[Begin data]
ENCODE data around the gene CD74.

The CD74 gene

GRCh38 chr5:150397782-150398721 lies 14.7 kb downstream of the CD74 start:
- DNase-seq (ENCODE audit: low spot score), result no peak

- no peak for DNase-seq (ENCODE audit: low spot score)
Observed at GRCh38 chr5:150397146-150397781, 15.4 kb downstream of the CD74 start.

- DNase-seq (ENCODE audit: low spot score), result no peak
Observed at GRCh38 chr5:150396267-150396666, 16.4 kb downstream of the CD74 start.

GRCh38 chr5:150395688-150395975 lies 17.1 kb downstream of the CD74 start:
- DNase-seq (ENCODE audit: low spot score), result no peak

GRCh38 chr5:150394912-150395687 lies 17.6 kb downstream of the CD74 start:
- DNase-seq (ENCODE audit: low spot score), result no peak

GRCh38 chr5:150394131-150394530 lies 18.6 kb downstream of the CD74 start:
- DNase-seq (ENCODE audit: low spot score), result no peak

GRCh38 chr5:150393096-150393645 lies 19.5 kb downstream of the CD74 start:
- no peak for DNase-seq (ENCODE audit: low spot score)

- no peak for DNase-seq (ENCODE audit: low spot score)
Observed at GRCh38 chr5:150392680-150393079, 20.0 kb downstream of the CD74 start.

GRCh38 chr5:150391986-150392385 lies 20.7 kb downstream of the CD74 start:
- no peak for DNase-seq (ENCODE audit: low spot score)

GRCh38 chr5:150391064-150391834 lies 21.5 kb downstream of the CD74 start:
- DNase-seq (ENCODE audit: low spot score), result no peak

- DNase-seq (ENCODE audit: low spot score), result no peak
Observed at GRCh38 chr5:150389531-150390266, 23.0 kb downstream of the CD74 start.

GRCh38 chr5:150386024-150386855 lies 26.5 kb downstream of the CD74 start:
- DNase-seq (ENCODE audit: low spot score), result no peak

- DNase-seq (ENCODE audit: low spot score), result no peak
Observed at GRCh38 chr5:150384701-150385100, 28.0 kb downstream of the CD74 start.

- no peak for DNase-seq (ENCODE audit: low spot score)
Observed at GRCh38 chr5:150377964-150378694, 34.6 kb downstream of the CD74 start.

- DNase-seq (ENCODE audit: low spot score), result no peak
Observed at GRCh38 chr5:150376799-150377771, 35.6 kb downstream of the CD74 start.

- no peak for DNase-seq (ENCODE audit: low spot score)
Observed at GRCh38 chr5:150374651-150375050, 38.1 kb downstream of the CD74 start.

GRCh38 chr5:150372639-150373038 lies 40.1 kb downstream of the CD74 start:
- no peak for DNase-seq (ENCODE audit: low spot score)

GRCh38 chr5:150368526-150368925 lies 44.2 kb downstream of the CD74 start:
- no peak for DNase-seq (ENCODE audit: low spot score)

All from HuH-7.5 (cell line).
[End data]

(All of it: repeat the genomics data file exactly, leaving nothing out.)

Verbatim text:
ENCODE data around the gene CD74.

The CD74 gene

GRCh38 chr5:150397782-150398721 lies 14.7 kb downstream of the CD74 start:
- DNase-seq (ENCODE audit: low spot score), result no peak

- no peak for DNase-seq (ENCODE audit: low spot score)
Observed at GRCh38 chr5:150397146-150397781, 15.4 kb downstream of the CD74 start.

- DNase-seq (ENCODE audit: low spot score), result no peak
Observed at GRCh38 chr5:150396267-150396666, 16.4 kb downstream of the CD74 start.

GRCh38 chr5:150395688-150395975 lies 17.1 kb downstream of the CD74 start:
- DNase-seq (ENCODE audit: low spot score), result no peak

GRCh38 chr5:150394912-150395687 lies 17.6 kb downstream of the CD74 start:
- DNase-seq (ENCODE audit: low spot score), result no peak

GRCh38 chr5:150394131-150394530 lies 18.6 kb downstream of the CD74 start:
- DNase-seq (ENCODE audit: low spot score), result no peak

GRCh38 chr5:150393096-150393645 lies 19.5 kb downstream of the CD74 start:
- no peak for DNase-seq (ENCODE audit: low spot score)

- no peak for DNase-seq (ENCODE audit: low spot score)
Observed at GRCh38 chr5:150392680-150393079, 20.0 kb downstream of the CD74 start.

GRCh38 chr5:150391986-150392385 lies 20.7 kb downstream of the CD74 start:
- no peak for DNase-seq (ENCODE audit: low spot score)

GRCh38 chr5:150391064-150391834 lies 21.5 kb downstream of the CD74 start:
- DNase-seq (ENCODE audit: low spot score), result no peak

- DNase-seq (ENCODE audit: low spot score), result no peak
Observed at GRCh38 chr5:150389531-150390266, 23.0 kb downstream of the CD74 start.

GRCh38 chr5:150386024-150386855 lies 26.5 kb downstream of the CD74 start:
- DNase-seq (ENCODE audit: low spot score), result no peak

- DNase-seq (ENCODE audit: low spot score), result no peak
Observed at GRCh38 chr5:150384701-150385100, 28.0 kb downstream of the CD74 start.

- no peak for DNase-seq (ENCODE audit: low spot score)
Observed at GRCh38 chr5:150377964-150378694, 34.6 kb downstream of the CD74 start.

- DNase-seq (ENCODE audit: low spot score), result no peak
Observed at GRCh38 chr5:150376799-150377771, 35.6 kb downstream of the CD74 start.

- no peak for DNase-seq (ENCODE audit: low spot score)
Observed at GRCh38 chr5:150374651-150375050, 38.1 kb downstream of the CD74 start.

GRCh38 chr5:150372639-150373038 lies 40.1 kb downstream of the CD74 start:
- no peak for DNase-seq (ENCODE audit: low spot score)

GRCh38 chr5:150368526-150368925 lies 44.2 kb downstream of the CD74 start:
- no peak for DNase-seq (ENCODE audit: low spot score)

All from HuH-7.5 (cell line).